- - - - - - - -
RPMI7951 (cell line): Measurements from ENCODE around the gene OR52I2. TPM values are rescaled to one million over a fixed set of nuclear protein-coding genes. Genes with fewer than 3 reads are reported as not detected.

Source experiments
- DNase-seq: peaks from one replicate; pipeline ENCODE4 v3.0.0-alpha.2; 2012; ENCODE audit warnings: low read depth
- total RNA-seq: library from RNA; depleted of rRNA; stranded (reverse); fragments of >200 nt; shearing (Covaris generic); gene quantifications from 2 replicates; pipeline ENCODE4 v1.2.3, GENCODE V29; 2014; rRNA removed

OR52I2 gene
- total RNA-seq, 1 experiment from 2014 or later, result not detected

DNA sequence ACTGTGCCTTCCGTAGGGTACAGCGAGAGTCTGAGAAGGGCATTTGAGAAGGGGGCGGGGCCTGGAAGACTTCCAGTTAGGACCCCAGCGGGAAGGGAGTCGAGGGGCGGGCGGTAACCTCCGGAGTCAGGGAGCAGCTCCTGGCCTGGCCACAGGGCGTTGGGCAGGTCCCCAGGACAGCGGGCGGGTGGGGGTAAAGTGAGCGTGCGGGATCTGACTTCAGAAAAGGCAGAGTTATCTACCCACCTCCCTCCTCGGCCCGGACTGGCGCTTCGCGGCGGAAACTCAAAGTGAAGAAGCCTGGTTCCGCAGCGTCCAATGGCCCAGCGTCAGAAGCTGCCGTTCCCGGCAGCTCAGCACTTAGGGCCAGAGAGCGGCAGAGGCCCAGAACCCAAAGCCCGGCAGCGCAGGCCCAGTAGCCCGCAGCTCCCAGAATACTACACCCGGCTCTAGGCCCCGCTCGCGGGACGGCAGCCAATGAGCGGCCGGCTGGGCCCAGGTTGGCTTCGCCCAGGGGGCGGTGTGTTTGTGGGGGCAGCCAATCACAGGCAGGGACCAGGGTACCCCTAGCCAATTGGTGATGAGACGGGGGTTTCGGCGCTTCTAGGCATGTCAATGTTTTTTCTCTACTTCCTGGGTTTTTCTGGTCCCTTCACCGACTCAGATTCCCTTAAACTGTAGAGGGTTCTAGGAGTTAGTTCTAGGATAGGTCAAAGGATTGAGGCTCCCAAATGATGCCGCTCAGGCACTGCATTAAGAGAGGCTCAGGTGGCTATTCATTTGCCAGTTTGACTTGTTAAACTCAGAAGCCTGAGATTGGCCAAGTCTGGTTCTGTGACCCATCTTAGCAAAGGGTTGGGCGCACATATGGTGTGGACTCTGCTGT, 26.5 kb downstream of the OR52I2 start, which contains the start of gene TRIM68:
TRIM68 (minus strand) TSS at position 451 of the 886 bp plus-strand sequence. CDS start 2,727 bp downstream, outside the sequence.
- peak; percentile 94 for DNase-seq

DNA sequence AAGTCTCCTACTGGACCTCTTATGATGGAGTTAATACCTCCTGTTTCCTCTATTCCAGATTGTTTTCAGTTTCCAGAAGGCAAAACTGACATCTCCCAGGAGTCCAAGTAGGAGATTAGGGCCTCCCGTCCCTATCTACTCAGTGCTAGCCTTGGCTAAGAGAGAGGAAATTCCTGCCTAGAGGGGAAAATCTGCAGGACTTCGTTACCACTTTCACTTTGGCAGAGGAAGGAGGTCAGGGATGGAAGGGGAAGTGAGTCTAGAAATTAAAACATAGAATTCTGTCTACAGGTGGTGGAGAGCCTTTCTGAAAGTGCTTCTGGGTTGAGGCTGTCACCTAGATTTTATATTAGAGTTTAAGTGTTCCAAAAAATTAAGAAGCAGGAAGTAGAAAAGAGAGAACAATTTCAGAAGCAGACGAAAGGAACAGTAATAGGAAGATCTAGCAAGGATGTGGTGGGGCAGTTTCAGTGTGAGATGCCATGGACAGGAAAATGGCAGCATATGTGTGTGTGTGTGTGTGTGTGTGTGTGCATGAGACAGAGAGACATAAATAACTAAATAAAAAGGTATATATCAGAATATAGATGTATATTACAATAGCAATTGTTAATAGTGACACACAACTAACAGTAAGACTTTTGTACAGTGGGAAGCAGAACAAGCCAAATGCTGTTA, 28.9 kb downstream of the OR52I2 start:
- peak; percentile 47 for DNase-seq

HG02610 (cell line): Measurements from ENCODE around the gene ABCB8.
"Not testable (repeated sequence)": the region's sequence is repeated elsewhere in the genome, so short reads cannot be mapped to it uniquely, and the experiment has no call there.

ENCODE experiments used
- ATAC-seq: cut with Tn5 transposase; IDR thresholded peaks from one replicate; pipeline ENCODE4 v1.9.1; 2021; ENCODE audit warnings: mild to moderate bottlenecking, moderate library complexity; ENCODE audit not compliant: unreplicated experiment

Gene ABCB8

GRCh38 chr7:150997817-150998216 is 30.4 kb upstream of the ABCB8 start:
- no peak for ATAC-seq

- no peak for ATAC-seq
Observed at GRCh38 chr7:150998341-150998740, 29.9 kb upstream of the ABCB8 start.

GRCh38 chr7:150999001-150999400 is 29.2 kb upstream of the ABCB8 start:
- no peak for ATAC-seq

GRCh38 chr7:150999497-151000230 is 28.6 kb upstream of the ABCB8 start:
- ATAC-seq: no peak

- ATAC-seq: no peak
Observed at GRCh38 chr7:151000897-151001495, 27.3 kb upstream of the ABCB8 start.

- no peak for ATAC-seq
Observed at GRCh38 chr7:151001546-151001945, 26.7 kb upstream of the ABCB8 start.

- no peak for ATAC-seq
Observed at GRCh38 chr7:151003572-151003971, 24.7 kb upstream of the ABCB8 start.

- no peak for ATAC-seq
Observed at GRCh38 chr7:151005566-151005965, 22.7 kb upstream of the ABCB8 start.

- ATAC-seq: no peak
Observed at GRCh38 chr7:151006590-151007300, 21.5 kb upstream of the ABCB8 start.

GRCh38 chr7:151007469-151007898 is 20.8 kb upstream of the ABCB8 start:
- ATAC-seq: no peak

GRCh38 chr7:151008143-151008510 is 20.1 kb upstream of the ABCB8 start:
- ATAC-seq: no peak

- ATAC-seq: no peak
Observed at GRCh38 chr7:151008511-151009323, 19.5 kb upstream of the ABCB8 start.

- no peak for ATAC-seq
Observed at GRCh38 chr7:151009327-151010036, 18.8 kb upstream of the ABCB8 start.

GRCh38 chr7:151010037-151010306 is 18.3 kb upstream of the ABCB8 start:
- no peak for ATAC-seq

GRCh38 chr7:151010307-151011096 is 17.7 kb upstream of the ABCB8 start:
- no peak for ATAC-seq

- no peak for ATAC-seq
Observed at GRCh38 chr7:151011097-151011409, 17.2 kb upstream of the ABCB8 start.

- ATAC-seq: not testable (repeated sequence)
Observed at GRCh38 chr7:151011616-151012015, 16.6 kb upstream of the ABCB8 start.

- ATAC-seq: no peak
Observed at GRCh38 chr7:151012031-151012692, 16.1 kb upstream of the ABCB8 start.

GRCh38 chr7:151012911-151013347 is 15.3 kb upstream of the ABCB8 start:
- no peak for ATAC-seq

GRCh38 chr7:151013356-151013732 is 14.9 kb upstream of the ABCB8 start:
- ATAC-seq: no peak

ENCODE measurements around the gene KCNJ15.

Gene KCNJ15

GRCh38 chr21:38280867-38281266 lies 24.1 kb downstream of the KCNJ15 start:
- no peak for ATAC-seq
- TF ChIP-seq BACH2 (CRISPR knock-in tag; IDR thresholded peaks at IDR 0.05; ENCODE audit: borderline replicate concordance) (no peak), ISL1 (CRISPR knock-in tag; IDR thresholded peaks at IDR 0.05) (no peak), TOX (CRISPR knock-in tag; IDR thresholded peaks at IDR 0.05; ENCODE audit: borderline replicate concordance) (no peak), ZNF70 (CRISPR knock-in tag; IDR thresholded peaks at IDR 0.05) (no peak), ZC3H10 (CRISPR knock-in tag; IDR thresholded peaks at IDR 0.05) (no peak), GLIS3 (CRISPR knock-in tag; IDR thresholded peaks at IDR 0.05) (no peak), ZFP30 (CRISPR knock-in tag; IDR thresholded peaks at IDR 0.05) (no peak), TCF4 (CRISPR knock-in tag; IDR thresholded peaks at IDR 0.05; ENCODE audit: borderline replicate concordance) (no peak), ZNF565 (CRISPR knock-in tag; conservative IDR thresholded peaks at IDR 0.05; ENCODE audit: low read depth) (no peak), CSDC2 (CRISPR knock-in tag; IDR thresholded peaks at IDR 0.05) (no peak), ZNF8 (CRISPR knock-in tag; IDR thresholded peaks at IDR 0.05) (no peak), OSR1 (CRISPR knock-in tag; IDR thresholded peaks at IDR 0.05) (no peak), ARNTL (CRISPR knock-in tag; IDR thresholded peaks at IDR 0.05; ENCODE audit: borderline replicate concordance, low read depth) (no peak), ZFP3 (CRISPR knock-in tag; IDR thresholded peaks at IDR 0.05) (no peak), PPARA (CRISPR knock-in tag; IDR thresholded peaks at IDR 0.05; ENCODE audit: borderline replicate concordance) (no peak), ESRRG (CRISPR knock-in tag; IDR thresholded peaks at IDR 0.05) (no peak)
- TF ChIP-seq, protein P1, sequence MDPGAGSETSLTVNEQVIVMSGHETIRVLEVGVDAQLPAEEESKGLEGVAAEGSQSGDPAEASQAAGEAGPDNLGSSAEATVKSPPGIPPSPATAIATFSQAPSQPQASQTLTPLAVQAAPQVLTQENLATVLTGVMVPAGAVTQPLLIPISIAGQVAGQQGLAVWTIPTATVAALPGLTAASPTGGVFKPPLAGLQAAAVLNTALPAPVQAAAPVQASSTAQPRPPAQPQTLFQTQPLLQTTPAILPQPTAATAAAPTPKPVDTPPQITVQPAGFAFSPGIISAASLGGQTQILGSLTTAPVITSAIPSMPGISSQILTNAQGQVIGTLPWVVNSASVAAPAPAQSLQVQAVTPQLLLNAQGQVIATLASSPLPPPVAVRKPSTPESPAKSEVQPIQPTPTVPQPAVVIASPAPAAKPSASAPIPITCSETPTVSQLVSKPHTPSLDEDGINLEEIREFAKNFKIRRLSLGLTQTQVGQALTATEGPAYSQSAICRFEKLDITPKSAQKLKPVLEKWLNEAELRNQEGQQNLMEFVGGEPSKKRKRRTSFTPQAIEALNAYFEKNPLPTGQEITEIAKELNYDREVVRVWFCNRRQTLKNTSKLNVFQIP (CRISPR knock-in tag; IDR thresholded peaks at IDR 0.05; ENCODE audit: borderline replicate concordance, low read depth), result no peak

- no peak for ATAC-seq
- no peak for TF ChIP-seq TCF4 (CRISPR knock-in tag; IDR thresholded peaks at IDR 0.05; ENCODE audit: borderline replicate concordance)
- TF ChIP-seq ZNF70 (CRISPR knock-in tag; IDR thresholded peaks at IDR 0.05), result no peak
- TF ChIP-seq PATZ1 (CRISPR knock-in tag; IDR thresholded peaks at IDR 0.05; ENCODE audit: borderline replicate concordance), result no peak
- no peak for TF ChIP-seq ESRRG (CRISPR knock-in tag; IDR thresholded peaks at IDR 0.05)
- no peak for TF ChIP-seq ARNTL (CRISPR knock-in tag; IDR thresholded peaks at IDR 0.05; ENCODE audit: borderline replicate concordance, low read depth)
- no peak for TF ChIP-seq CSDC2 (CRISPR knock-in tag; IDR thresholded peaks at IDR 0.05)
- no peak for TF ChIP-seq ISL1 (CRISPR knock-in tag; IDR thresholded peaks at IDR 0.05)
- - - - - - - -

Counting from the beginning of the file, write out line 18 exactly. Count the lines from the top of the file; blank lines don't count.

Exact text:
- no peak for ATAC-seq